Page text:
HYDERABAD: “Be zealous in your doings”, believes author, Pallavi Rebbapragada whose first book, ‘Upon a Bright Red Bench’ is ringing bells everywhere. A touch of human-interest stories has always been the heart of her work that guided her to embark on a latest creative journey.
The writer is a blend of Punjabi and Andhraite (two states, literally!), was in the city recently for her book launch.
Excerpts from the interview:
How did your journey begin from a journalist to an author?
My voyage started in 2010 as a journalist.
I mostly covered stories related to lifestyle which I reported from more than ten countries. Since it was creative writing, there was possibility to paint a picture with every story. Writing is less about words and more about the experiences we go through in life, and, of course, thoughts.
Did you always plan of becoming a writer?
Honestly speaking, the writer in me was born by chance. I did not plan any of it, but it just went with the flow.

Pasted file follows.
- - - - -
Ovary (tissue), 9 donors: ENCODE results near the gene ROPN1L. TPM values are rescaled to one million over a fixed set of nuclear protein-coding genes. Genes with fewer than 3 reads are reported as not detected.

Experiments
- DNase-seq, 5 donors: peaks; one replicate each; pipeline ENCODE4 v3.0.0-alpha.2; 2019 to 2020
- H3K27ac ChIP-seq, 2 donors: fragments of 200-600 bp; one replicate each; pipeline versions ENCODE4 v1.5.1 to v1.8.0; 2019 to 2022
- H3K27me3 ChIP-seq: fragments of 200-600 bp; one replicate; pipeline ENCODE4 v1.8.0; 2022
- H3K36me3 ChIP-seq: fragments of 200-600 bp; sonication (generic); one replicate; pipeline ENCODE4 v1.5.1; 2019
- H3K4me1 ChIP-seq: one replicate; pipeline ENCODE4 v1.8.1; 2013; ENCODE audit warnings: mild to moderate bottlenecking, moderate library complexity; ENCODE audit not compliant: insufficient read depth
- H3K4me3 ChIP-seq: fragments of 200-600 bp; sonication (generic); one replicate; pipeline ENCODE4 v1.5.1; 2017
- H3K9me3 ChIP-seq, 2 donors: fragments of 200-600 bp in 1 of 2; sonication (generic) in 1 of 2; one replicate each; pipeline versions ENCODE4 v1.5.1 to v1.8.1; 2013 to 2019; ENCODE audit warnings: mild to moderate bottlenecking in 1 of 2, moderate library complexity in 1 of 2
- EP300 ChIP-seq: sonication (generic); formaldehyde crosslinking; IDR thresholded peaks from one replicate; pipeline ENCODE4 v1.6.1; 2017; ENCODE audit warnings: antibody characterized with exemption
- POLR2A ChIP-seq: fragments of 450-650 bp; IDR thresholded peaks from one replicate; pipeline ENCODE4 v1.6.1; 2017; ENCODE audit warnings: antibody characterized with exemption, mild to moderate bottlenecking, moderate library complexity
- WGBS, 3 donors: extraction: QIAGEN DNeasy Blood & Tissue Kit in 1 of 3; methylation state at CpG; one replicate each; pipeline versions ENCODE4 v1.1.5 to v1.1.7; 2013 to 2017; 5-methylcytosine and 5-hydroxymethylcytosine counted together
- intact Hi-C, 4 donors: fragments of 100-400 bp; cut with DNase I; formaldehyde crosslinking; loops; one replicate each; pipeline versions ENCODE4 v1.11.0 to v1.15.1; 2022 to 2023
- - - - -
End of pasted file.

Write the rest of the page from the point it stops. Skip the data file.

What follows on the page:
“Happy stories are harder to master” as you mentioned in one of your interviews. What makes you think so?
It’s difficult to develop intrigue in a reader’s mind when it comes to happy stories. People say it’s hard to make people laugh which is indeed a fact. News pieces are easier to cover as the events already took place. Bad news sells but happy stories don’t as the former is already there for people to associate with that emotion.
On penning ‘Upon a Bright Red Bench’ and Yale Conference...
Human voice wasn’t my choice because it has a tendency to create biases into a story. Bench is theme that looks at the realities of life without any prejudices.
All stories are connected by the voice of the bench. They are the characters in the stories. Also, my first literary piece has been assessed in Yale Conference by many international writers .
What should be a reader’s expectation of your book?
My idea behind using the bench was to blur the author or the human voice. You read a book to draw a thought or emotion that might connect to your sentiments for which I have universalised the concept behind it.
Your thought behind the title of the book...
I took the bench as a narrator of the stories and the bright red as it gives a sense of hope and optimism. It’s not an regular bench as it narrates the lives about ordinary people. And each story it tells is unique.